The graphic novel I chose to check out from the WSU libraries is Trees, by Warren Ellis and Jason Howard. I chose this novel because of the quick synopsis that was on the back. It talks about how something had invaded planet earth, and considering I like most things sci-fi, I figured it was a safe bet. I was also able to find two relatively solid examples of both closure and time framing in my novel.
My first example page I photographed from my novel is a strong example of closure. I was able to narrow it down to two different types of closure, those being moment-to-moment, and subject-to-subject. I feel it better fits the description of subject-to-subject since the action that’s happening on the page is basically all happening at one moment, yet it’s split up among 5 different frames. I felt it could also fall under moment-to-moment since it’s being read left to right, but I feel it better fits subject-to-subject. I’m still trying to get a better understanding of the different types of closure and how to identify them in my graphic novel, but I’m definitely learning how to identify and apply them.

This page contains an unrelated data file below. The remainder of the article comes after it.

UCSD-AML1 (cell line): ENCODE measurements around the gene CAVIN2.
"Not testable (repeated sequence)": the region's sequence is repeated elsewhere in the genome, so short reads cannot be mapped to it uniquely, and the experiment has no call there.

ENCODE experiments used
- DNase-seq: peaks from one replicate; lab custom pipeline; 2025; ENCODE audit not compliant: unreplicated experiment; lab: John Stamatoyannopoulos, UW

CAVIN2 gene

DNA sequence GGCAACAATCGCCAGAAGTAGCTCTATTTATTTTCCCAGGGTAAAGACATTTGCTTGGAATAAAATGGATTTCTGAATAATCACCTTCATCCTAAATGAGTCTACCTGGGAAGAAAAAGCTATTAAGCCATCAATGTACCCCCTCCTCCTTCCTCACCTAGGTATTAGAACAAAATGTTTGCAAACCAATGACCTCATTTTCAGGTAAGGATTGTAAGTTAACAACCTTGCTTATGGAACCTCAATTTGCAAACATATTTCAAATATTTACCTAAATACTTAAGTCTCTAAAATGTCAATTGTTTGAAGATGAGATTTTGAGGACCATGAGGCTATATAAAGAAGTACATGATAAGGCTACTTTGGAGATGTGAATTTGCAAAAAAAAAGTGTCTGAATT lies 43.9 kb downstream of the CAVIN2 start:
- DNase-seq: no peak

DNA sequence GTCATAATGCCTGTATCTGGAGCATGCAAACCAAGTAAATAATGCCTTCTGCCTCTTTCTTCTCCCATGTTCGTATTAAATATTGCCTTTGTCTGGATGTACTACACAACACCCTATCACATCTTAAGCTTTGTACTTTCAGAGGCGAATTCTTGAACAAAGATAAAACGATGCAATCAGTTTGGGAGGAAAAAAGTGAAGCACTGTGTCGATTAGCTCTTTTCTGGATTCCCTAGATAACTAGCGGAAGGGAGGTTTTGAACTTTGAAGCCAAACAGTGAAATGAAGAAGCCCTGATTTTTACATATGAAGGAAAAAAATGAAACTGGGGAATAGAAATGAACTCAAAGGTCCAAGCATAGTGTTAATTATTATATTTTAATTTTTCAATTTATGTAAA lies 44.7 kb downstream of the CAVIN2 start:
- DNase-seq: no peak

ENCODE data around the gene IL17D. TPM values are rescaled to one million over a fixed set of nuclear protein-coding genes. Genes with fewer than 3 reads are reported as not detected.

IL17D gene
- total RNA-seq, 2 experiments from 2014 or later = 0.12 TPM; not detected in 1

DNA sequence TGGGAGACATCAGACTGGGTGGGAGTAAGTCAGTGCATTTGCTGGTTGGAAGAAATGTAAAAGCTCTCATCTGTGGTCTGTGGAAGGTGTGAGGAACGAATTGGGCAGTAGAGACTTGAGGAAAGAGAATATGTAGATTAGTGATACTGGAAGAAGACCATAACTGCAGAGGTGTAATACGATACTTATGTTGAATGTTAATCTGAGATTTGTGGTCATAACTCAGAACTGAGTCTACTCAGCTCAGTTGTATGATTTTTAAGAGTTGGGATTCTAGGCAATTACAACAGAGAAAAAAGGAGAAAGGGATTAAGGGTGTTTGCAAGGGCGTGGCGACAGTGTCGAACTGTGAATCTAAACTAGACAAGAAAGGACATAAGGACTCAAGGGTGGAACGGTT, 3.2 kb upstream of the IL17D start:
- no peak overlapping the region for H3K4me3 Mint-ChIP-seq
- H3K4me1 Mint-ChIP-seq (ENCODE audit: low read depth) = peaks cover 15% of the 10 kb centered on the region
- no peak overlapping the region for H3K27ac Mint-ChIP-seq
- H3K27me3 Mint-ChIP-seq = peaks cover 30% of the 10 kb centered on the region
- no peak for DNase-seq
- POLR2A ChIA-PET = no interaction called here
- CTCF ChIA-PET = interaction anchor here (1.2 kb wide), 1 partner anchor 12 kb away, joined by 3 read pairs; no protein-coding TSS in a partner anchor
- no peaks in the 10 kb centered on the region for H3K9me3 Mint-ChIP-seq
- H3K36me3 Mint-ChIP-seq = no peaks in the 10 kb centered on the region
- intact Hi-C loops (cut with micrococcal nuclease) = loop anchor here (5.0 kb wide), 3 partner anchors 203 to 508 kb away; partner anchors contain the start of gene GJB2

My second example page I photographed from my novel is an example of time framing, specifically one that requires serious viewer participation or interpretation. While this may not directly fit the examples shown on pages 105-106 in Scott McCloud’s Understanding Comics, after skimming through my entire novel this is the closest example I could find. I chose it simply because of the amount of action that was happening within such a short amount of time, and it’s basically right at the beginning of the book. I took some time to look intently at the frames on this page to fully take in the all the action that was taking place, and there’s a lot running and explosions happening; I would also assume the metal dog-like things are what invaded earth. Overall there’s a lot to take in with this graphic novel and I assume that I will enjoy reading it and learning to apply what I’m learning in Scott McCloud’s book to this one.